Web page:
I face a long and busy week, my most stressful of the year in a period leading up to to what I know I am exactly up against. I should be perhaps be at peace with this dead line driven part of my life, and maybe I am. Sitting here on Sunday evening with the next four days looming over me is a different picture. Yet I cannot help but laugh. It is what it is, and part of my life currently that must be dealt to, and will be done. When Tara finishes her studies it will be my turn to go explore a different, and more spiritually rewarding path. I will continue my search for finding a love of what I must do to bring in cash flow and actually really enjoying that task. Something that has eluded me thus far. I have to find those moments elsewhere. My family, friends,music, and of course, the Ruahine ranges.
I just received more photos from my treasured mate Nigel of our Ruahine ventures. I just want to post some of them, mainly so I can return here during the next week to look at them and remind myself of what awaits. To calm myself. I often return to Pohangina Pete's blog, for interesting reading and beautiful photos - many of the Ruahine. There is a link to his site at the bottom of this page. The week following Easter I am off with my son Taylor for four days in the Ruahine ranges! Though I feel some trepidation about that is well, it is a far more palatable scenario than these next 4 days. And all too soon they shall pass and I will breath the mountain air!
Taylor and his mate Ethan on Camel Back ridge - between Sunrise and Top Maropea and thus named by Taylor who has traversed it 4 times now, so has that right. This photo was taken a few years ago and Taylor and Ethan, now at Boys High, no longer are close mates, as teen age boys often find different directions. We traveled with Ethan a few times. 0n this trip we carried on to Maropea Forks and stayed there a few nights. I was glad to see that since then in the hut book that Ethan has returned with his own father. Above was his first trip into the Ruahine. I am glad to see the Ruahine impacted him in a fine way.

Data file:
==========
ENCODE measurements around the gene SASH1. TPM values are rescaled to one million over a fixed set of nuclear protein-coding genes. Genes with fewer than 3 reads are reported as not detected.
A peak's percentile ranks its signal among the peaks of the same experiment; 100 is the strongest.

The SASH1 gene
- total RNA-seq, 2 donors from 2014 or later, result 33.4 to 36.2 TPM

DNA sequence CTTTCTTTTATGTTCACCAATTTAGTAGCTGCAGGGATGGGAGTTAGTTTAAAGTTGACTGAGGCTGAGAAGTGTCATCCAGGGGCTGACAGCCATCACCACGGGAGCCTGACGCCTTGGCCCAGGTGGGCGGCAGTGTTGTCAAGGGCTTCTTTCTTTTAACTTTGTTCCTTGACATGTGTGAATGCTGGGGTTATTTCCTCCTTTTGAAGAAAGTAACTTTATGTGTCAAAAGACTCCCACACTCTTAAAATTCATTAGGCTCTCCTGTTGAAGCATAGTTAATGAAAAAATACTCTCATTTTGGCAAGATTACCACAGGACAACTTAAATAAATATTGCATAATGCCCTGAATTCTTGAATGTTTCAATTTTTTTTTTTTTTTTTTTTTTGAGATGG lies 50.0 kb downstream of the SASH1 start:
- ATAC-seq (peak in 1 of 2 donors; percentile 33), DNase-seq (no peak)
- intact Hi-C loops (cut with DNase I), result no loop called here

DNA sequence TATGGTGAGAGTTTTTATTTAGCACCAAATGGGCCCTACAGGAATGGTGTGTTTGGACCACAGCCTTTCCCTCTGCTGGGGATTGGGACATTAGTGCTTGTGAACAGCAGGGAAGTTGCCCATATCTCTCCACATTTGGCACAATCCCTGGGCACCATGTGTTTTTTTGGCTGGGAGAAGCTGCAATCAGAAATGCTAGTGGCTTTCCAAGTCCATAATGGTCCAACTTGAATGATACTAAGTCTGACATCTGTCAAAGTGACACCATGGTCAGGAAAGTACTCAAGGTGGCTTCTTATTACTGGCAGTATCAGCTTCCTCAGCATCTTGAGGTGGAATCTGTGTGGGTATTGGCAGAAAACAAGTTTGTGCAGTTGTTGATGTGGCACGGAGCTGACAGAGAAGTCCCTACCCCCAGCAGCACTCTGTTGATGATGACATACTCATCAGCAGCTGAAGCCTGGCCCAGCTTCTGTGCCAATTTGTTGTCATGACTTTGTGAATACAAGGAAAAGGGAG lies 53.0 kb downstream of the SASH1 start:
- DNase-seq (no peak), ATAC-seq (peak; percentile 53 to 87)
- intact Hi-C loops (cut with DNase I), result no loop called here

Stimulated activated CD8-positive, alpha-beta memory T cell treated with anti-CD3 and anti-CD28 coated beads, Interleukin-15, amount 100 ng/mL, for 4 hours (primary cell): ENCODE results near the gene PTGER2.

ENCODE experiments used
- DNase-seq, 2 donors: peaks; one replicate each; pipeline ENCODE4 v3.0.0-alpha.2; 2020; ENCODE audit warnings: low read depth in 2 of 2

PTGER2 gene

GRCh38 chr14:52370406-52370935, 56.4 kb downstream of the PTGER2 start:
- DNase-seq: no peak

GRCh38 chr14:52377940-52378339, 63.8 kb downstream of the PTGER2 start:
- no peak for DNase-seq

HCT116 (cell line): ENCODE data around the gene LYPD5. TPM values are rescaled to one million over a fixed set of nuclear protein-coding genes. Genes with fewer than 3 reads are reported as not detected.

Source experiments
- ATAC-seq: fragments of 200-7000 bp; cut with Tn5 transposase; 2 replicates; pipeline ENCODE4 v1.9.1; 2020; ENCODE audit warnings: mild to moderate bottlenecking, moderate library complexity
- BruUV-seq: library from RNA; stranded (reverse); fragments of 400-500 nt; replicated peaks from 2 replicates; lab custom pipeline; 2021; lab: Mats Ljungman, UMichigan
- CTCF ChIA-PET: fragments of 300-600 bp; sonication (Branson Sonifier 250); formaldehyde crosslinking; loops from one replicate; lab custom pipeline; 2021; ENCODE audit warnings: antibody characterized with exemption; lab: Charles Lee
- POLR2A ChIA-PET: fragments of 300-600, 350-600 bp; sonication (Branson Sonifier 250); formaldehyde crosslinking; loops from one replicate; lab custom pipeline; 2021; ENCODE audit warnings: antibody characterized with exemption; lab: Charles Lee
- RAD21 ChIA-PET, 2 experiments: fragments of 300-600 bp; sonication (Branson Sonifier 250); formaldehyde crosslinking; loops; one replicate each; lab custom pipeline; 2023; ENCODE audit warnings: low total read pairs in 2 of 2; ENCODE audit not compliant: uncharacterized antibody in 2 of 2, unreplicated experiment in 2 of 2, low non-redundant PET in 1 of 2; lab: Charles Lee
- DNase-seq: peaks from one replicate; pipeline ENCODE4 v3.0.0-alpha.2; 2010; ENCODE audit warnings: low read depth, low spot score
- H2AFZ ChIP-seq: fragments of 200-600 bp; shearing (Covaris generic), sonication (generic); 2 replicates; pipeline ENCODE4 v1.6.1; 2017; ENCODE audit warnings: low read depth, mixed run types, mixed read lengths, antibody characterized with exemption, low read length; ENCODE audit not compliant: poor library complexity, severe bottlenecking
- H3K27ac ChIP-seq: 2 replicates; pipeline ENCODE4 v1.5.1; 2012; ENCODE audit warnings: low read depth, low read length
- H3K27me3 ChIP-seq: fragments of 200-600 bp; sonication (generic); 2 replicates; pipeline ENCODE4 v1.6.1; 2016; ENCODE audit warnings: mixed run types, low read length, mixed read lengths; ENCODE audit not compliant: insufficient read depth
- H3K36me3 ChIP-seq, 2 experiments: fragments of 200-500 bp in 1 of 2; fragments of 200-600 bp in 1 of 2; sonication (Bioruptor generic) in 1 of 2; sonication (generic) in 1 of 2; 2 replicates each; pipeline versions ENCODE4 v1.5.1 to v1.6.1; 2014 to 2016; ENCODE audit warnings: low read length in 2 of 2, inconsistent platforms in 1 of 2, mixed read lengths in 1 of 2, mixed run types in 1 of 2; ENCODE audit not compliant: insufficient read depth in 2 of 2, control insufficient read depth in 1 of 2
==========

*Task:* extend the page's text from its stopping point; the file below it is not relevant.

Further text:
Gustav and I on our first visit to Maropea Forks, winter 2000. Freezing cold outside but oh so cozy with the corker blazing inside the hut. We had spent the previous night crammed into Gustav's one man bivvy along the river when we got caught by darkness. We awoke to frozen boots, hoar frost, and icy rocks. Gustav slipped and broke his hand - as it later turned out. Then we arrived at Maropea Forks, to a beautiful sunny day at this wonderful spot. What lessons were learned on that trip, on every trip.
This is Maropea Forks hut, circa 2000. The river has since changed course dramatically, and has now gouged out the shingle, grass, and trees to within 10 metres, perhaps less, of the hut. The Department of Conservation is supposedly looking at ways of stabilizing the erosion, but outside of moving the hut, I see little in the way of hoping to win this war. I suppose that is the way of nature. Yet this is a very meaningful place to many. To see the erosion in a better view from this past summer, see my Summer Wanderings 2008 post.
This is an aerial photo of Colenso : New Zealand Aerial Mapping: Survey 5752, Photo M/30, Scale 1:2500, Flown 14/10/80. The hut lies in the bottom right of the photo, obscured by trees, and the track is up above the lake and can be seen as a dark squiggly line in the bottom third of the photo. The Mangatera river meanders on by. This is a rugged area, a long way to get to from any direction. It is surrounded by bluffs and cliffs and the whole area is a natural basin, and holds very unique flora and fauna.